Even better is an approach that can actually separate out the bad data that should not be in the patient's EHR when it may have originated due to valid service records for billing, but attached to the wrong person due to medical identity theft or coding mistakes.

I think that process was made clear by epatientDave, that crossing security domains requires agreed upon abstractions which can be achieved by a national level schema, which does not get lost in translation.

HITSP has demonstrated that this can be done effectively and at low cost between states, harmonized with state privacy laws using directory technology such as LDAP and X.500.

Taking a national approach has value IMHO since the entire country (330 million plus people) falls under several defined OIDs, or containers for example, c=US, 1.3.6.1 and elsewhere, and the states can run their own ID management under the standard FIPS codes, which means they apply their own governance, and can network their own identity attributes (such as patient identifiers compatible with PIX NHIN, hDATA) as they, and the organizations in that state choose to negotiate.

BTW, this is with or without Federal participation, which from a data modeling view of X.500 exists at the level of another complex bi-lateral peering and groupings of organizations, and not necessarily (but can be, none the less) as the root, such as how SAFE Bio-Pharma currently is connected to the Federal Bridge PKI.

For obvious security reasons you don't want people registering in the .mil domain for example, but the US container is open in the domain name space. A container like c=US is a way to have a national policy, and state policies at the same time, since it can be enforced in schema, and traceable in requirements. One state might have totally different gender requirements for example than another, as to what attributes where allowed. Want your social networking profile to be exposed to the health system? That really is possible with Web 2.0.

Patient identity is clearly spelled out in the architecture...
http://www.connectopensource.org/download/attachments/17629260/CONNECT+Release+2.2+Software+Architecture_100309.pdf?version=1

Now it's the practical matter of making the data and authentication and authorization portable, by letting the end user choose how they want move it, and providing transparency into the process.

To have your choice of identity providers, and what attributes you want to share, means that actors can link different technologies, and still end up with a consistent result which is based on open systems.

Since LDAP and X.500 have already been vetted into the higher levels of LOA, plus patient identifiers are already written into HIPPA, the problem space is fairly simple for many people who want a secure, proven, international standards based approach.

For others that would prefer to be on the bleeding edge of emerging web services and want to transmit their PHR/EHR/EMR via some other API, to deal with the complexity of the security domain with whom they are trying to communicate, that's just doable (especially globally), but not at the same level of scalability as a national/state solution.

kc cowan said...

RE: "Patients will trust electronic health care records only if they believe their confidentiality is protected via good security."

There is more to it than that. Patients will need access control over their own data, and auditing of access in order to trust the system. There have been too many breaches of SSN's and credit card numbers from other businesses for ordinary consumers to automatically trust their health care provider, just because of encryption technology.

Remediating a lost credit card is a hassle, but not hard, and the credit card companies usually cover any financial loss. What is the remediation if your personal health record is exposed? I realize that some people don't consider their health records highly confidential, but others do. What do you do for them when data is stolen?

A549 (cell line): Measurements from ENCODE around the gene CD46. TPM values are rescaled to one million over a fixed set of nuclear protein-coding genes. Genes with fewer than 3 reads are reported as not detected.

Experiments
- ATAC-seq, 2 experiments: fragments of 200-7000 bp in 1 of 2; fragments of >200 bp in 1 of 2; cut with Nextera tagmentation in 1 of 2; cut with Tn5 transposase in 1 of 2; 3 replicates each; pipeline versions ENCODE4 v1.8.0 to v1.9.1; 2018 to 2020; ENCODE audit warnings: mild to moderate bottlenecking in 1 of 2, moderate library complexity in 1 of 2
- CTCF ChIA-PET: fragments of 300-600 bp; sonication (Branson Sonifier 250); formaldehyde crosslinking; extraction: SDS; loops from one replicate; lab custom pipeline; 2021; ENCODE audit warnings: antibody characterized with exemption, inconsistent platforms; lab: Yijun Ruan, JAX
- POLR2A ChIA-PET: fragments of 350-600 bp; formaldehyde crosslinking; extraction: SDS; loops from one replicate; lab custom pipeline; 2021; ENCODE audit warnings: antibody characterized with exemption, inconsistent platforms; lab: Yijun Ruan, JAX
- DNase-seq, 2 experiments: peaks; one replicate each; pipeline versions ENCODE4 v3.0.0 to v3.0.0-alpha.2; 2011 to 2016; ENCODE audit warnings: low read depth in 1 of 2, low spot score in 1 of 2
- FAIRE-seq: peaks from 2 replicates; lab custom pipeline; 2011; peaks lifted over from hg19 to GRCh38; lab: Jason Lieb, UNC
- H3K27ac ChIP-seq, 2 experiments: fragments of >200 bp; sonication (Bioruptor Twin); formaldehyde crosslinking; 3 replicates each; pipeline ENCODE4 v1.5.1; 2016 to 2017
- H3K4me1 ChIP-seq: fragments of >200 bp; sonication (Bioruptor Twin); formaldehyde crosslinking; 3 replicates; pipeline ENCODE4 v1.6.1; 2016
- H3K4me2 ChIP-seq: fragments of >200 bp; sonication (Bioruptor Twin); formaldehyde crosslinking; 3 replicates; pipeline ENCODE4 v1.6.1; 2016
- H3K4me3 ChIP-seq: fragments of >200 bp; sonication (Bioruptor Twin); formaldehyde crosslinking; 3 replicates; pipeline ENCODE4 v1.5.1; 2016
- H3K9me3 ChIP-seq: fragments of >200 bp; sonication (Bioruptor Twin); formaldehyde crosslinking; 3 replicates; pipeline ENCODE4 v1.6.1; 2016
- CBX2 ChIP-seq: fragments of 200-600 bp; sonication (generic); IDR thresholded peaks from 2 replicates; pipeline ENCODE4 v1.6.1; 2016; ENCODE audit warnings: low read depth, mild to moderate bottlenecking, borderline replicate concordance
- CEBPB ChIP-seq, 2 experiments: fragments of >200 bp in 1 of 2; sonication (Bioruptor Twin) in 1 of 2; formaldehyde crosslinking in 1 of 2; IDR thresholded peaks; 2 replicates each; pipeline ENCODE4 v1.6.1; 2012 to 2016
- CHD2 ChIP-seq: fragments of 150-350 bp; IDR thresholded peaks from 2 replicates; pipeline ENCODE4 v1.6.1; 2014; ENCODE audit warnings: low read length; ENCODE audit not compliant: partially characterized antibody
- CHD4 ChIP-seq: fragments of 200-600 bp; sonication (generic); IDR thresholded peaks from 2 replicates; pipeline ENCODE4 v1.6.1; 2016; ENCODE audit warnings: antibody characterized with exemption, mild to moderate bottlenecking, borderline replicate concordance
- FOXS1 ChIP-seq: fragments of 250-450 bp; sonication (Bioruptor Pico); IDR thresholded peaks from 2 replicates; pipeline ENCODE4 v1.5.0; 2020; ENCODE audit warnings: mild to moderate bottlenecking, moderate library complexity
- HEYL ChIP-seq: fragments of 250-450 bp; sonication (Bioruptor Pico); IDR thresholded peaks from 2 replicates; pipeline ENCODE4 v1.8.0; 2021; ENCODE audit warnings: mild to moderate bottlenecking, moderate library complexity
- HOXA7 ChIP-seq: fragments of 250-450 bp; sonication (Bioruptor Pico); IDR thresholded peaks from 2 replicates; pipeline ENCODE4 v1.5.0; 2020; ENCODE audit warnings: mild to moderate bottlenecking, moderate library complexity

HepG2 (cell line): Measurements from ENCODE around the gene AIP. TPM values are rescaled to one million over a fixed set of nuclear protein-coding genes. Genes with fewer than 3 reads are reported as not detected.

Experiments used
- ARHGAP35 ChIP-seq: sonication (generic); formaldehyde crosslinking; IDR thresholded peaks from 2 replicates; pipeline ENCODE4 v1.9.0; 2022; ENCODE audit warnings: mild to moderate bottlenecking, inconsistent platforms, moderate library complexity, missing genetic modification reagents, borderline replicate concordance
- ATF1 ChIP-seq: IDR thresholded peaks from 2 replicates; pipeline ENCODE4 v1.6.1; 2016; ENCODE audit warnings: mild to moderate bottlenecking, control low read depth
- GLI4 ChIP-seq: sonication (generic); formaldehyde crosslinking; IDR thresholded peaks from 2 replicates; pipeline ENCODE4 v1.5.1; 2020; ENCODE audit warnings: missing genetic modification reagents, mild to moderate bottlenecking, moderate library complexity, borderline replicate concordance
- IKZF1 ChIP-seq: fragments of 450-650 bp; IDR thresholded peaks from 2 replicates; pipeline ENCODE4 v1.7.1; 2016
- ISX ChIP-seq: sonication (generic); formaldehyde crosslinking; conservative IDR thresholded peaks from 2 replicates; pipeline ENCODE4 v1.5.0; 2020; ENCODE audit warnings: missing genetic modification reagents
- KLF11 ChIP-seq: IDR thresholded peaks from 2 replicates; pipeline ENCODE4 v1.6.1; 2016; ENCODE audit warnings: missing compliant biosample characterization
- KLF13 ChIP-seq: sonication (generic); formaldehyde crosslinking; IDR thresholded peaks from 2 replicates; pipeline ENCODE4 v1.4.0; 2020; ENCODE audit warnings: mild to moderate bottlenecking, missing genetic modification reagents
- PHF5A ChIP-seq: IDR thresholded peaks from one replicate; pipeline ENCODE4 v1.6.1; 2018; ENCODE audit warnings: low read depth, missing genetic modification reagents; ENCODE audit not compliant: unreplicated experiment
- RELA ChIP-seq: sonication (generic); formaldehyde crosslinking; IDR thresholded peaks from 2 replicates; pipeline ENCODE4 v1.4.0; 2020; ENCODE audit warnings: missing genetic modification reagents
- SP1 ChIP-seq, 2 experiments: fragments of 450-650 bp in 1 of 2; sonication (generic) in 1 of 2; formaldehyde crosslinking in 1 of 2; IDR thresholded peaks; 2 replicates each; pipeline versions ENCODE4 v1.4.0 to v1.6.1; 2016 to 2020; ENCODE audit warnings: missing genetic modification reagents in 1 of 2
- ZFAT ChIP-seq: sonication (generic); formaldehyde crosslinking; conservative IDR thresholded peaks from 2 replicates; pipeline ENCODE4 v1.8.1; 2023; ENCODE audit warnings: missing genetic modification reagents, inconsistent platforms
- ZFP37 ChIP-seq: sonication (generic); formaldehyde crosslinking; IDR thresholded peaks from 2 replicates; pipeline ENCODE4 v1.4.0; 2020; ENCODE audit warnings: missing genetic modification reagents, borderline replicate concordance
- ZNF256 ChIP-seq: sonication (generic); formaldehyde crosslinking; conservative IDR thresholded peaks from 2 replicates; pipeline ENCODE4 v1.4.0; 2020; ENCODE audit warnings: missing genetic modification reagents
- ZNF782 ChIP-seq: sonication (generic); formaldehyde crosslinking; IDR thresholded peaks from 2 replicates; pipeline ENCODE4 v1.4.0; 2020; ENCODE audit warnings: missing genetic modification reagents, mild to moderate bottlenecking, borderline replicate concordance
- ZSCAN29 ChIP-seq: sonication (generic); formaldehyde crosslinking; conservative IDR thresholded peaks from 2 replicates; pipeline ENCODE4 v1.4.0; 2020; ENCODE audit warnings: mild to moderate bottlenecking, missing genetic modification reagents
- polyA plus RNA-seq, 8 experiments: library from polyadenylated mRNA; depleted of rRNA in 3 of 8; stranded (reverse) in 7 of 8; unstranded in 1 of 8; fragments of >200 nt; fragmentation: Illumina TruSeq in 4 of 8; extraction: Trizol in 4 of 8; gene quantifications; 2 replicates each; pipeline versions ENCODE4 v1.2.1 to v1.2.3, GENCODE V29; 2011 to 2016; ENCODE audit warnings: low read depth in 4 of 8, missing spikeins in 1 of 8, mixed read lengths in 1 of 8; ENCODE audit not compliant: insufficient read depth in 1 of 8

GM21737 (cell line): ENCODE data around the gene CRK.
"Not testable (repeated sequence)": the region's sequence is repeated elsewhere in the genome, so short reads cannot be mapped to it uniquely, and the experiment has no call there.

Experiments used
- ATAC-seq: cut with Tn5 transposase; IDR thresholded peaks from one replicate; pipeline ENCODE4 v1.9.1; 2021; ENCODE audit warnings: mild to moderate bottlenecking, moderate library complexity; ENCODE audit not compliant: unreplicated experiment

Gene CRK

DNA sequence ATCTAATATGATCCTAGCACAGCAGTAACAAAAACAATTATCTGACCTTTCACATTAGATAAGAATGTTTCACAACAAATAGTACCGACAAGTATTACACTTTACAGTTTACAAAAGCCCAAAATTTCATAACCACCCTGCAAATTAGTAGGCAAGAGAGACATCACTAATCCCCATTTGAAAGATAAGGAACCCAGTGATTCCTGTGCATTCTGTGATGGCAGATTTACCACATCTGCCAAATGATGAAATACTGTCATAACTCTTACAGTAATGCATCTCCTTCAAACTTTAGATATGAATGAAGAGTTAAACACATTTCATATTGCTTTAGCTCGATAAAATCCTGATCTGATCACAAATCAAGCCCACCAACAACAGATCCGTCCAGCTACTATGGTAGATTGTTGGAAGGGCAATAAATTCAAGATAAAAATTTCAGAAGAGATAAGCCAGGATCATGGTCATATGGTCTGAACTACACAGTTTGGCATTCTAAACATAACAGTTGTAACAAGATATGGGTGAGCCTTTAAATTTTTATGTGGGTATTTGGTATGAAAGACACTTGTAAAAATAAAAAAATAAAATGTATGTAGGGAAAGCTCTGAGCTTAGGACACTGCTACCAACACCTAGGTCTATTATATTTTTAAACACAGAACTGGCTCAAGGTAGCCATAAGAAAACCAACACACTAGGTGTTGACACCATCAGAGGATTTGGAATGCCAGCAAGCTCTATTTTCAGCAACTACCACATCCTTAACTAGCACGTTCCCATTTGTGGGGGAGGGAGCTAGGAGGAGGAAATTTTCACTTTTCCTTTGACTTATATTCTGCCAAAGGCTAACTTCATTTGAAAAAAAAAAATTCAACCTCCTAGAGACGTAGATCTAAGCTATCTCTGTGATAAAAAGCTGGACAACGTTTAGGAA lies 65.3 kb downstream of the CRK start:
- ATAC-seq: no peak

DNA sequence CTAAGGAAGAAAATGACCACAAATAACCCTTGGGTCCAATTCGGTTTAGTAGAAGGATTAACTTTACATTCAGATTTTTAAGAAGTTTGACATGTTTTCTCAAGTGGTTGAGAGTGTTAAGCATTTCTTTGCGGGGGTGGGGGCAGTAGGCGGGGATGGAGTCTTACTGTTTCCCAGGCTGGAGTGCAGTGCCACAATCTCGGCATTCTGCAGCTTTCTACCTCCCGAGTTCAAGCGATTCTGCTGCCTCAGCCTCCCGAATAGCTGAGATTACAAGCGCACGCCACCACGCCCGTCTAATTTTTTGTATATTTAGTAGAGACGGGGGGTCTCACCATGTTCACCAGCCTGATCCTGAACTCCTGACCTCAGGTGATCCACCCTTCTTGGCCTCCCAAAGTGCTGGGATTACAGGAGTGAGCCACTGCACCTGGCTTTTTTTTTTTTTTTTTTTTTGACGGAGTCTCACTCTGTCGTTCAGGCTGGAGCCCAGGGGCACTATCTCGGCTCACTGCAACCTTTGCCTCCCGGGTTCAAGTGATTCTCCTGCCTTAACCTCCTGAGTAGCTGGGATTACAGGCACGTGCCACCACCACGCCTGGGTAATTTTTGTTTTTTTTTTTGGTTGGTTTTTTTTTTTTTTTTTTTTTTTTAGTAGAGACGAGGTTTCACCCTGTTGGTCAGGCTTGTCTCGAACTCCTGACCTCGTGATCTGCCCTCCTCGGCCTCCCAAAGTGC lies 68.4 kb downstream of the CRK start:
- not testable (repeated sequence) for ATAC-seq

Dan Draper said...

One area of security that I see ignored or taken for granted is the need to provide physical security of electronic information systems. Just as paper records are physically kept away from unauthorized access, IT and network equipment must also be secured from unwarranted human contact. In my experience though, physicians, especially those in ambulatory care or private practices, often compromise security as a result of a poorly planned IT implementation. For example, while walking through the exam area of a primary care provider, I came across a data closet with the door wide open and a box fan in the threshold. The IT equipment was running too hot and kept crashing, so the only solution was to open the door in an attempt to cool the room. A patient could have very easily taken down this doctor’s network with a single accidental button push, or worse could happen if a nefarious-type happened upon the data arrays.

While data security can be improved with processes and software, a breach in physical security can have dire consequences as well. Proper use of power, cooling and lockable enclosures should be the starting point of developing a high availability / highly secure IT network.

Rob M said...

John, your post mentions privacy but essentially focuses on security alone. This is understandable given that we know a lot more about security, both technically and functionally, then we do about privacy. No question that the two are hand in glove, but they do present different challenges and a different focus. In my eyes privacy (I'm thinking of confidentiality as the same thing) is about data consent and representation of preferences. Preferences are defined by multiple parties, governmental, organizational and consumer. A reconciled final consent is then operationalized via security systems.

What is still unclear is how we will translate what may be complicated consent preferences into enforceable security policies. I suspect this will take some time to work through because the kinds of preferences we often hear (perhaps with some regulatory expectations-think 42 CFR Part 2) will present very new challenges to current security systems.

HL7 working groups are beginning to address this but we still have a way to go.

Adam Scott said...

Security is the degree of protection against danger, damage, loss, and criminal activity. Security has to be compared to related concepts: safety, continuity, reliability. The key difference between security and reliability is that Security System must take into account the actions of people attempting to cause destruction.